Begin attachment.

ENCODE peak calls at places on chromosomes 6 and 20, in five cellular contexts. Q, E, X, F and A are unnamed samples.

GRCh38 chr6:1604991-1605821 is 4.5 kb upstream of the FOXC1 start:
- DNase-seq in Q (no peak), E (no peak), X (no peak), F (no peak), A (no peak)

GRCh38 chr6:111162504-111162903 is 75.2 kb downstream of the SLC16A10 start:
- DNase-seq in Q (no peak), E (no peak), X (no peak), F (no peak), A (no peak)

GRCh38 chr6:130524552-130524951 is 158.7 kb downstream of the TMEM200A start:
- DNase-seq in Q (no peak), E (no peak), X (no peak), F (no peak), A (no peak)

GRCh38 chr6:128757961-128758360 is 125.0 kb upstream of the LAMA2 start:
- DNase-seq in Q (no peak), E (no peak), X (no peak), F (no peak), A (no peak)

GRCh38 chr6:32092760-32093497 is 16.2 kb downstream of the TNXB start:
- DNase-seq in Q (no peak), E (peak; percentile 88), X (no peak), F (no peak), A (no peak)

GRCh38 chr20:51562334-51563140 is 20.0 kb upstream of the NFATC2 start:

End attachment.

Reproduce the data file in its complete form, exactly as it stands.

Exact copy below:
ENCODE peak calls at places on chromosomes 6 and 20, in five cellular contexts. Q, E, X, F and A are unnamed samples.

GRCh38 chr6:1604991-1605821 is 4.5 kb upstream of the FOXC1 start:
- DNase-seq in Q (no peak), E (no peak), X (no peak), F (no peak), A (no peak)

GRCh38 chr6:111162504-111162903 is 75.2 kb downstream of the SLC16A10 start:
- DNase-seq in Q (no peak), E (no peak), X (no peak), F (no peak), A (no peak)

GRCh38 chr6:130524552-130524951 is 158.7 kb downstream of the TMEM200A start:
- DNase-seq in Q (no peak), E (no peak), X (no peak), F (no peak), A (no peak)

GRCh38 chr6:128757961-128758360 is 125.0 kb upstream of the LAMA2 start:
- DNase-seq in Q (no peak), E (no peak), X (no peak), F (no peak), A (no peak)

GRCh38 chr6:32092760-32093497 is 16.2 kb downstream of the TNXB start:
- DNase-seq in Q (no peak), E (peak; percentile 88), X (no peak), F (no peak), A (no peak)

GRCh38 chr20:51562334-51563140 is 20.0 kb upstream of the NFATC2 start: